SHEBOYGAN -- A 3-year-old's temper tantrum can get old pretty fast.
But I'll give a preschooler a little slack for a "I don't wanna leave!" meltdowns now that I've seen what all the fuss is about.
After all, who wouldn't want to stay a little longer at a place where you can build fairy houses, scrub Harry the Dirty Dog, sit on one of Horton's polka-dotted eggs and stretch out on a couch made of sod?
Bookworm Gardens is a magical place. And as word continues to spread about the $2.8 million project, those who run the combination of a botanical garden and children's library can expect a lot more visitors and probably a few more tantrums.
Located just off Interstate 43 and across the street from UW-Green Bay, Sheboygan Campus, Bookworm Gardens is organized around trees, flower and vegetable gardens designed to correlate with more than 70 children's books. Copies of the books that inspired the exhibits are available for kids or grown-ups to read.
Classics like the "The Three Bears," "Three Little Pigs" and "Winnie the Pooh" are here. The $450,000 visitor center, donated by the J.M. Kohler Foundation, is called the Hansel and Gretel Learning Cottage.
But unlike Storybook Gardens, which was a mainstay in Wisconsin Dells from 1956 through 2010 and was based around fairy tales, Bookworm Gardens is a mix of contemporary, classic and historical titles, all of them accompanied by either an interactive feature or a planting of some sort "to enrich the mind, body and spirit."
Books include "A Sock is a Pocket for Your Toes," "Diary of a Worm" and "George Washington Carver." There's also "Click, Clack, Moo," about a herd of cows who like to type, and a full-sized "Magic School Bus" and "Magic Tree House."
Impressively, Bookworm Gardens was built entirely through donations.
"There has been just a great amount of ownership in this project," said Sandy Livermore, Bookworm Gardens founder. "We never dreamed it would be this successful this quickly."
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Visitors are coming not just from Sheboygan but from all over, including Fond du Lac, Green Bay, Milwaukee and even Chicago.
Bookworm Gardens opened in October 2010 after years of fundraisers. It has become a staple for school field trips. Newcomers arrive by word of mouth or after seeing the occasional news story.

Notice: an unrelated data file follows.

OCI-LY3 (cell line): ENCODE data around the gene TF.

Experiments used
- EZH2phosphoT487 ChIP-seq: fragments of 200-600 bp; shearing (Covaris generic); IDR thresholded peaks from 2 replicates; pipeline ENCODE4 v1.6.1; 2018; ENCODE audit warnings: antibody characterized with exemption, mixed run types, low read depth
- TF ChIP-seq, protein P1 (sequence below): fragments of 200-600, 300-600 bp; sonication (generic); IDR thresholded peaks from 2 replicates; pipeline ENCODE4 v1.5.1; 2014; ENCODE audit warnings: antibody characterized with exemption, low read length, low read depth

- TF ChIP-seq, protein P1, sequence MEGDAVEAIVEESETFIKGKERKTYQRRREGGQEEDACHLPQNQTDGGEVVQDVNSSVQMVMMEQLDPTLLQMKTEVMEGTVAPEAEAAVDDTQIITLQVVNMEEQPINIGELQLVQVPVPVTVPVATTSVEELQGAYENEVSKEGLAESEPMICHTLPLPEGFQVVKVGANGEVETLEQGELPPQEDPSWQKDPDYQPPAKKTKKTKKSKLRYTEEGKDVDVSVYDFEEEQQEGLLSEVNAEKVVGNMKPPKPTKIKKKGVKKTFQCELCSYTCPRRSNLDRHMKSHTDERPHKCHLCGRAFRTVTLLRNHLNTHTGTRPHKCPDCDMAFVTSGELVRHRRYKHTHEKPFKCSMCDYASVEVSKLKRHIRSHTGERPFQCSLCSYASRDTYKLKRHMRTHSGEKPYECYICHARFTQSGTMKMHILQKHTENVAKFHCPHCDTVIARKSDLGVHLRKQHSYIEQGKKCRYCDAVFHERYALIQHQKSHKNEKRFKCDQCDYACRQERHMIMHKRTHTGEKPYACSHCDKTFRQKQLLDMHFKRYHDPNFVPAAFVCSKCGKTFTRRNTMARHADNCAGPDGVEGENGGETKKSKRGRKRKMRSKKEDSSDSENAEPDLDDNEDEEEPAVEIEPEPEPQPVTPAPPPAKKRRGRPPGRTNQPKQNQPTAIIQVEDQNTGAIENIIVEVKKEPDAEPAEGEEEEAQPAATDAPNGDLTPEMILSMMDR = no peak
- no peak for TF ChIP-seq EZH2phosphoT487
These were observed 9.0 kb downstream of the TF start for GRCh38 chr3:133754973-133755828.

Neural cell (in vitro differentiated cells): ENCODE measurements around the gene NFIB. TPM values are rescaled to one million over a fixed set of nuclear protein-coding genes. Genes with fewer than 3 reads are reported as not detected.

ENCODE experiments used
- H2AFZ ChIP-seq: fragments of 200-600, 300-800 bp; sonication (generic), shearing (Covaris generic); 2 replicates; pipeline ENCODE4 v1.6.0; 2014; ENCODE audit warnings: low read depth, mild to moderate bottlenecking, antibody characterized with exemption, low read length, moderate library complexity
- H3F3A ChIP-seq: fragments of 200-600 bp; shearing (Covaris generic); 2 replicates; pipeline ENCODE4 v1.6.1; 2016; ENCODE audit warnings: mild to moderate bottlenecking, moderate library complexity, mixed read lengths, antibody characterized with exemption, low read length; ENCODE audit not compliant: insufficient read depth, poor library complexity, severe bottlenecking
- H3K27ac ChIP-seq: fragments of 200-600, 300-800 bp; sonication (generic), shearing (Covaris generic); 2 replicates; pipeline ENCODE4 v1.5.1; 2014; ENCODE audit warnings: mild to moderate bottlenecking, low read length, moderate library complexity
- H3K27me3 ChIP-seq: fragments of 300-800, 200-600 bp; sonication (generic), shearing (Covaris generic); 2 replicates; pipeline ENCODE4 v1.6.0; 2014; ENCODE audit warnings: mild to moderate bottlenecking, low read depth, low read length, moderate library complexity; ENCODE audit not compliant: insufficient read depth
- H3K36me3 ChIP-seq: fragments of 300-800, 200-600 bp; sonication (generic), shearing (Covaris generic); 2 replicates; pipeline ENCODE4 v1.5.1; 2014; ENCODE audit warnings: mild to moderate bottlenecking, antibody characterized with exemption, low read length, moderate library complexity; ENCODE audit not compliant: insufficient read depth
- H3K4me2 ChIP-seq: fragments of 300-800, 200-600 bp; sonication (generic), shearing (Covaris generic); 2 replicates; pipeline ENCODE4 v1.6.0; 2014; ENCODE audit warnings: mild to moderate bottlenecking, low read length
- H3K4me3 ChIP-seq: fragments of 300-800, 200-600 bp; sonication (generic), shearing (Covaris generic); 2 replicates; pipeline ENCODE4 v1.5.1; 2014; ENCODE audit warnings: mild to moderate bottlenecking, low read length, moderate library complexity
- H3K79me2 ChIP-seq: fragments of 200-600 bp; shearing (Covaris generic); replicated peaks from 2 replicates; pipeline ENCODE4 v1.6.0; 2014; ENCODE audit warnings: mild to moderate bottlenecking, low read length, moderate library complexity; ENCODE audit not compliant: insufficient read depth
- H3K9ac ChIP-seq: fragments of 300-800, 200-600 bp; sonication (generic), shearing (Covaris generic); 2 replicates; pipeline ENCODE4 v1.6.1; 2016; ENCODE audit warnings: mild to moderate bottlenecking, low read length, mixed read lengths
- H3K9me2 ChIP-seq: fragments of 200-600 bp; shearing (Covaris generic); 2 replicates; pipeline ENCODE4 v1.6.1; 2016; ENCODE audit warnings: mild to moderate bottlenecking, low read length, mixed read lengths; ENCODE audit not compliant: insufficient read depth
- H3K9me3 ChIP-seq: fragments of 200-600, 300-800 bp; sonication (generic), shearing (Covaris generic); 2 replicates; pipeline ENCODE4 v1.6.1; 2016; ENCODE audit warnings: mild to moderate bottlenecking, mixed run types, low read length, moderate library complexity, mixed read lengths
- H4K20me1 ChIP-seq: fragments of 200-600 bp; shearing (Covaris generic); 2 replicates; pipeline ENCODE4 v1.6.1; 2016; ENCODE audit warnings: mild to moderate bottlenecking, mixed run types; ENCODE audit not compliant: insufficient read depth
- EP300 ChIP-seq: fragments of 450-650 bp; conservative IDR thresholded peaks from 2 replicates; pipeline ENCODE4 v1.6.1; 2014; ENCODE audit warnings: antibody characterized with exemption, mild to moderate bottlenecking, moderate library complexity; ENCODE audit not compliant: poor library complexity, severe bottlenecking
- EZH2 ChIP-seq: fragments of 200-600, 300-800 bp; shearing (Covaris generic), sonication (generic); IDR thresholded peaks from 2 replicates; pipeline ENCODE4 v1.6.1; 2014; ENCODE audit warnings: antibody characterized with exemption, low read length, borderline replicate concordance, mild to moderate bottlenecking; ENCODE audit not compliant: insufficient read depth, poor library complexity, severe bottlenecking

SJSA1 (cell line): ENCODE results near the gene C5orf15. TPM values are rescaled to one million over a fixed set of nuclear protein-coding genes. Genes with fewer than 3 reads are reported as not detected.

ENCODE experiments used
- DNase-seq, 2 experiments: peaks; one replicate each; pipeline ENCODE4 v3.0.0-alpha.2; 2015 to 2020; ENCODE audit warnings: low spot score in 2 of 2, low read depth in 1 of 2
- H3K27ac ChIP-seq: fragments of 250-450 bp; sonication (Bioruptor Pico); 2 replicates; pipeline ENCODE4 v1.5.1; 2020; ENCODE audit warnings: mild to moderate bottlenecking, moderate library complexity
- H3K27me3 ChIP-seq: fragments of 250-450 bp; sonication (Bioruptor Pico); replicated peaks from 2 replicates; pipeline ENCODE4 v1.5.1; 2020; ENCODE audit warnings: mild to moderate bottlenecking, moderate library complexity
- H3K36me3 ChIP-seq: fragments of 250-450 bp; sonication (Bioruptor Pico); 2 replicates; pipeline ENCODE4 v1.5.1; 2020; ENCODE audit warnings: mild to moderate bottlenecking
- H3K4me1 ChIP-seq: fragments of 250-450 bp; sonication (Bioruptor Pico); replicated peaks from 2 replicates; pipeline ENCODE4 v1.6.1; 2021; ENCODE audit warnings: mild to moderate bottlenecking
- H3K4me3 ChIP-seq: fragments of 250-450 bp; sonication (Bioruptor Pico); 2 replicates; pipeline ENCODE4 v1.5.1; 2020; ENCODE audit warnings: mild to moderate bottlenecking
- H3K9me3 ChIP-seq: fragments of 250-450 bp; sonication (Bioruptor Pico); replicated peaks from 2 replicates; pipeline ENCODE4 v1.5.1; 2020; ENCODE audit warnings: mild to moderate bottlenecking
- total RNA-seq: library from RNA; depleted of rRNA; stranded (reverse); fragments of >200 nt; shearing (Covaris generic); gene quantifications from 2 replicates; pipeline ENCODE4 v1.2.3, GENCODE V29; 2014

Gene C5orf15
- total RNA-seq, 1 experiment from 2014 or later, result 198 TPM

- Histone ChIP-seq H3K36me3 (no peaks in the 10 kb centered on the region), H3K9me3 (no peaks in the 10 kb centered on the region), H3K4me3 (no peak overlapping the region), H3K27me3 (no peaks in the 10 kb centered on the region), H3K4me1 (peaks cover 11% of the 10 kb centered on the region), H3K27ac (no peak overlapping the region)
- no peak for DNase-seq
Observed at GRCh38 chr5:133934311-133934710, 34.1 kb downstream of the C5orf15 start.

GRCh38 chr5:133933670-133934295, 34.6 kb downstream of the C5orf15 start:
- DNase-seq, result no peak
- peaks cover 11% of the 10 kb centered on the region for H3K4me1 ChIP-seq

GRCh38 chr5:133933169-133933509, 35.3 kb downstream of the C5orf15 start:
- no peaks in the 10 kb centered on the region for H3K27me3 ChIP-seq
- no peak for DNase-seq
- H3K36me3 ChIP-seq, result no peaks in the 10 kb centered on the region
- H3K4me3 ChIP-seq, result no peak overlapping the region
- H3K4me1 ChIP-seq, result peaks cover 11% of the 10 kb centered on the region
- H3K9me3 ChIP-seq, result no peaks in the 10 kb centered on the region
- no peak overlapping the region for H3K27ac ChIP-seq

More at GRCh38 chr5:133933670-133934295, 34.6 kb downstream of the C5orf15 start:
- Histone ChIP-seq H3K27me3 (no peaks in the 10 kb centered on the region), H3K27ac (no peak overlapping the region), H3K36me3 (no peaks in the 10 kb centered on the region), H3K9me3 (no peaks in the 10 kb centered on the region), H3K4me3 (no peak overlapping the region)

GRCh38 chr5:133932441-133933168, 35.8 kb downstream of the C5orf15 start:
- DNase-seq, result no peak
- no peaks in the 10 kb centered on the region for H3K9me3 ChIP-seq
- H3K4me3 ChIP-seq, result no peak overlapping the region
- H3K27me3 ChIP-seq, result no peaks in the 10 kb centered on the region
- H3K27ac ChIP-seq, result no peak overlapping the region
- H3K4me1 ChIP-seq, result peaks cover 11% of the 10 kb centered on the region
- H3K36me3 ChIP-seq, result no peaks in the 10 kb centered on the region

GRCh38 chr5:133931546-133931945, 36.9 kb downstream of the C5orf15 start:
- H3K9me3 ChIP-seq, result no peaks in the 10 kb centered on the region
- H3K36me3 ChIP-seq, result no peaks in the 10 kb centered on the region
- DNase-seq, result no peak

Repeat business to Bookworm Gardens is strong.
"We come at least once a month," said Jill Sohn of Sheboygan. "Every time they find a new thing to sit and play with."
I had interrupted Sohn as she read "Harry the Dirty Dog" to her daughter, Alaina, then 6, and son, Keaton, then 3. But the children were not still. Instead they were busy using water and brushes to scrub the concrete Harry clean.
"My kids love this," Sohn said. "I think it's one of the coolest places Sheboygan has."
Children visiting have miles of beach at which to swim, a water park in the Blue Harbor Resort and a fabulous children's museum in the city's downtown. Bookworm Gardens, especially for the 10 and under set, may top them all, and it has a Wisconsin flair.
Books from our state include "Chrysanthemum" by Madison author Kevin Henkes; Aldo Leopold's "A Sand County Almanac" and "Frankie, the Walk 'N Roll Dog" by Barbara Techel of Elkhart Lake. Frankie was Techel's dachshund who suffered a spinal cord injury and lost the use of his hind legs. Frankie "the little dog with tires," was fitted with a custom wheelchair more than six years ago and died in 2012, just shy of her 13th birthday. Frankie has her own statue here.
The gardens also allow children to sit on a couch made of grass and read "He Came with the Couch," explore "The Little House in the Big Woods," and visit Dr. Seuss' "McElligot's Pool" filled with koi.
This is a place with a "pizza garden" and another for vegetable soup. Mr. McGregor's Garden, from the "Tale of Peter Rabbit," also has real vegetables, but the hamburgers and hot dogs that hang from the trees in "Cloudy with a Chance of Meatballs" are fake.
Livermore, a UW-Madison graduate, had a landscaping business for 10 years and got the idea for Bookworm Gardens in 1999 after she visited the 4-H Children's Garden in East Lansing, Mich. At about the same time, she helped her daughter's elementary school start a gardening club. One of the projects was a pizza garden filled with herbs, tomatoes and other toppings.
"The kids were so engaged," Livermore said. "It just made sense that it would work on a much bigger basis."